Scientists trace origin of Martian dust

Similar composition of dust grains around the planet lead researchers to single source.

Mars’s abundant dust comes from one geological formation near the planet’s equator, a 621-mile (1,000-km) region that has undergone billions of years of erosion and may have once been volcanic.

Known as the Medussae Fossae Formation, this large deposit, which continues to erode over time, has been imaged by the HiRISE camera on NASA’s Mars Reconnaissance Orbiter (MRO).

Unlike dust on Earth, which is separated from rock by water, wind, glaciers, volcanoes, and even meteor impacts, dust on Mars has experienced little influence from any of these phenomena. Ancient surface water and moving glaciers had a limited impact on the dust’s movement.

With a much thinner atmosphere than that protecting Earth, Mars experiences more meteor impacts than our planet, but fragments created by meteors are significantly larger than the fine, tiny Martian dust grains.

Led by Lujendra Ojha and Kevin Lewis of Johns Hopkins University, a team of researchers studied the chemical composition of dust grains collected by landers and rovers in various locations on the Red Planet and found a distinct similarity in all the samples.

“Dust everywhere on the planet is enriched in sulfur and chlorine, and it has this very distinct sulfur-to-chlorine ratio,” Ojha noted.

NASA’s Mars Odyssey, which has been orbiting the planet since 2001, found the dust in the Medusae Fossae Formation to have the same abundance and ratio of sulfur and chlorine as the dust studied by the rovers and landers.

“Mars wouldn’t be nearly this dusty if it wasn’t for this one enormous deposit that is gradually eroding over time and polluting the planet, essentially,” Lewis stated.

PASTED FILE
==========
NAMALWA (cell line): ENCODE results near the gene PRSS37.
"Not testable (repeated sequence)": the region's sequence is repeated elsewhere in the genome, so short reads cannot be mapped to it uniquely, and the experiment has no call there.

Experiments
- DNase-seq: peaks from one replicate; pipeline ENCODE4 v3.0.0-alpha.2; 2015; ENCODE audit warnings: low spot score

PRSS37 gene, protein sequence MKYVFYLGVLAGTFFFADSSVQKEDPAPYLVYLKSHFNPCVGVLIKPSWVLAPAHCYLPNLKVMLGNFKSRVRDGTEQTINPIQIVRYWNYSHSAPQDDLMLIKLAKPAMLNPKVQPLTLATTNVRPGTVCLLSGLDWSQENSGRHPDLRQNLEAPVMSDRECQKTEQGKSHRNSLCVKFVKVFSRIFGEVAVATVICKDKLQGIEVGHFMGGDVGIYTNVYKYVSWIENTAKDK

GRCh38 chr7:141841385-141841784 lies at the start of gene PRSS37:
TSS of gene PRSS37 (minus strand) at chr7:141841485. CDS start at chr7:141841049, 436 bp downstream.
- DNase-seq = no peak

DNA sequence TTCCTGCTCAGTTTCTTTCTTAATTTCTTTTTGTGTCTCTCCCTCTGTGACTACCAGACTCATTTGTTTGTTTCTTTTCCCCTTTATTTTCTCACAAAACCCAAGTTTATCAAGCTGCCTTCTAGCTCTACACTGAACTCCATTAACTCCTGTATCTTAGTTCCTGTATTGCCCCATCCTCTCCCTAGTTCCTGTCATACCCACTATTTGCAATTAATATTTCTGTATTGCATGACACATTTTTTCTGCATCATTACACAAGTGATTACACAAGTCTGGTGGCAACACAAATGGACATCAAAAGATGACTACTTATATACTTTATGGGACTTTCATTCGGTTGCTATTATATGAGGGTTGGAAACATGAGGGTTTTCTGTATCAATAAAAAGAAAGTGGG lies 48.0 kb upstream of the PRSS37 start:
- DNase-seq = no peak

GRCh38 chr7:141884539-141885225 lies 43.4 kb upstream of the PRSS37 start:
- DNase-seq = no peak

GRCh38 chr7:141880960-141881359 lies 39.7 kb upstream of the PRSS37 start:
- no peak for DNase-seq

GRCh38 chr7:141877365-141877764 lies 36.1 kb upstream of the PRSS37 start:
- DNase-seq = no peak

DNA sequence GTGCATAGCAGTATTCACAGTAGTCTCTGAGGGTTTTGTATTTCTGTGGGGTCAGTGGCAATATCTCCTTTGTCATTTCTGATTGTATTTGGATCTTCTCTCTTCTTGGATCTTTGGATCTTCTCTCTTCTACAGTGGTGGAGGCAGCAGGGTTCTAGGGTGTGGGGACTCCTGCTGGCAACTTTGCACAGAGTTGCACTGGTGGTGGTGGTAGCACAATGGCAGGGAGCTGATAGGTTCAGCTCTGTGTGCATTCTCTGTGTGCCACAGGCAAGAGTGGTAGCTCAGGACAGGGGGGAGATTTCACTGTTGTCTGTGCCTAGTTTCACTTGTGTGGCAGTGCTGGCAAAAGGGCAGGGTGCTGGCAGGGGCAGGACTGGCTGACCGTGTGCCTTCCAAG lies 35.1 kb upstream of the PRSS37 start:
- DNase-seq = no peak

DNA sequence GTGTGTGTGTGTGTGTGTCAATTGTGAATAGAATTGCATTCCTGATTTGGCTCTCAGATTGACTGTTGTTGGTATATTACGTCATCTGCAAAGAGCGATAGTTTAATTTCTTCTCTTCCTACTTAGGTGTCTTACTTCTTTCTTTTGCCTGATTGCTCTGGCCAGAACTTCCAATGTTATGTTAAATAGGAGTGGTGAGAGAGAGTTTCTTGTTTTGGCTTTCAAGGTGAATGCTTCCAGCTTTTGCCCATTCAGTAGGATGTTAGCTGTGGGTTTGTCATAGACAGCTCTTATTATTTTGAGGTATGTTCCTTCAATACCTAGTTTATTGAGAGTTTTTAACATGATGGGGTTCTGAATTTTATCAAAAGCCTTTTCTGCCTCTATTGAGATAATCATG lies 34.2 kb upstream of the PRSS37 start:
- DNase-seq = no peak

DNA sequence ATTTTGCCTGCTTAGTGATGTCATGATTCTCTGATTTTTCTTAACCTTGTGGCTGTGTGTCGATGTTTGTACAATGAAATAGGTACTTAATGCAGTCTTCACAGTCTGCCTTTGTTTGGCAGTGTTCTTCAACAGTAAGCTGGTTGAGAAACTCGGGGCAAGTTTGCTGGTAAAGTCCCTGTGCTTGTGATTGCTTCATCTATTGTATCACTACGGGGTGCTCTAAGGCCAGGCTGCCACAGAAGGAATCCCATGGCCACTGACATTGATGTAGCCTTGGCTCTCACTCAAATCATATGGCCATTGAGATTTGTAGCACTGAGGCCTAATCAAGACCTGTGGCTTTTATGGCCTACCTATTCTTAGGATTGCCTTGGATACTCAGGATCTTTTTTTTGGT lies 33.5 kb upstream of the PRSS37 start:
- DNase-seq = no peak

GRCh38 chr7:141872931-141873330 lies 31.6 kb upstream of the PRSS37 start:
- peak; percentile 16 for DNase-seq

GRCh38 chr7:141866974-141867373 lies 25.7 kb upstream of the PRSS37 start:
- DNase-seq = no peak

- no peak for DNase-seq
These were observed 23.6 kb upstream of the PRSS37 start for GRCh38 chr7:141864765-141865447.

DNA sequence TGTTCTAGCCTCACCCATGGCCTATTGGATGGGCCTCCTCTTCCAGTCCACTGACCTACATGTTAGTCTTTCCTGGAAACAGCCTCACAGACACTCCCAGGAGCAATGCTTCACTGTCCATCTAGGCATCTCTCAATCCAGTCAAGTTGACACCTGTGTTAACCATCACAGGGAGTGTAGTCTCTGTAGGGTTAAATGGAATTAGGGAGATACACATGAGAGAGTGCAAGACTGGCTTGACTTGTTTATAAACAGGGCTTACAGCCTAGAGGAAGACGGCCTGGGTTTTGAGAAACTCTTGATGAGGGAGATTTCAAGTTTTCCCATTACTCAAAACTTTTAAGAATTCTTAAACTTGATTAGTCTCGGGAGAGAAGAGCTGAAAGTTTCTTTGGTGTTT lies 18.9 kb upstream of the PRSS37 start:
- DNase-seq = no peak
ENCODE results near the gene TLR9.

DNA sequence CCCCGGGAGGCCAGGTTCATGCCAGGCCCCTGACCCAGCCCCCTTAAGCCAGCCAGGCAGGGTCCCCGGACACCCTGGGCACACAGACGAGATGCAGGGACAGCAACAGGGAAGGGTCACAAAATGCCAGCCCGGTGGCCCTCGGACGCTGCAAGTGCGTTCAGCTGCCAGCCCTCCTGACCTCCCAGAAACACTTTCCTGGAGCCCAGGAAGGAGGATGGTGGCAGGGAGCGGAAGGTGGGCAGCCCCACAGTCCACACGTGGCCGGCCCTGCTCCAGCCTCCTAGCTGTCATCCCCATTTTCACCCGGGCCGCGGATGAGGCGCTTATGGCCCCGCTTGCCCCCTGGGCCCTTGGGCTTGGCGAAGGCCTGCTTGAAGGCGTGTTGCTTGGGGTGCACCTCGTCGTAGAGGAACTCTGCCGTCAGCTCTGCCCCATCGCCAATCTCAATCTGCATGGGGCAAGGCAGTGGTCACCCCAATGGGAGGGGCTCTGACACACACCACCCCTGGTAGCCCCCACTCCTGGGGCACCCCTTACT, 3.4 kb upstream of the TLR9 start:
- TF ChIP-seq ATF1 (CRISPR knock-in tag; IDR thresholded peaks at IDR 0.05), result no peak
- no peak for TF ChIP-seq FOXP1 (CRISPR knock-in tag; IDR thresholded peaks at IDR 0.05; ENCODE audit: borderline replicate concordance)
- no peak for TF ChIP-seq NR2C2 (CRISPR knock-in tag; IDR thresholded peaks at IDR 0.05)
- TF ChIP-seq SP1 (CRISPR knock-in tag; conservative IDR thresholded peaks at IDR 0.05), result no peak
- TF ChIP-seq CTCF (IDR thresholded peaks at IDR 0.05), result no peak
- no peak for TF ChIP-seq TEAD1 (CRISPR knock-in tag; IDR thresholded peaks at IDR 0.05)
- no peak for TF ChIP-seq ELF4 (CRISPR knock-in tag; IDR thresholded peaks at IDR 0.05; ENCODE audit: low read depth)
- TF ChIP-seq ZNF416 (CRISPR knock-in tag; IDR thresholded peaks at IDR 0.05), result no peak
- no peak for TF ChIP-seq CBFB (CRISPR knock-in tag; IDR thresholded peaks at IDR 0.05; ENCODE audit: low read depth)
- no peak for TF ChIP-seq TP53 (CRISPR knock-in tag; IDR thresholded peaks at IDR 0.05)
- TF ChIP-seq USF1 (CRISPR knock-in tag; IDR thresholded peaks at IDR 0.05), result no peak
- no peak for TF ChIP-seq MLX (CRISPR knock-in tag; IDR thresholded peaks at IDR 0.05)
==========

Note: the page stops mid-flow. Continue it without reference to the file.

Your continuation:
The Medussae Fossae Formation is the largest known volcanic deposit in the solar system though it has been steadily shrinking due to erosion by the Martian wind.

By measuring the ridges carved by the wind over time, scientists can calculate how much of the region’s dust has eroded over three billion years, enabling them to approximate the current amount of dust on the Red Planet capable of forming a global layer between 6.6 and 39 feet (2-12 meters) thick.

Dust particles can lower ground temperatures on the Martian surface and raise them further up in the atmosphere through absorption of solar radiation. Greater discrepancy between ground and atmospheric temperatures causes stronger winds, which pick up and transport surface dust.

Every few years, regular seasonal dust storms can become global, potentially harming science instruments and their solar panels by getting stuck inside both.

Findings of the study have been published in the journal Nature Communications.

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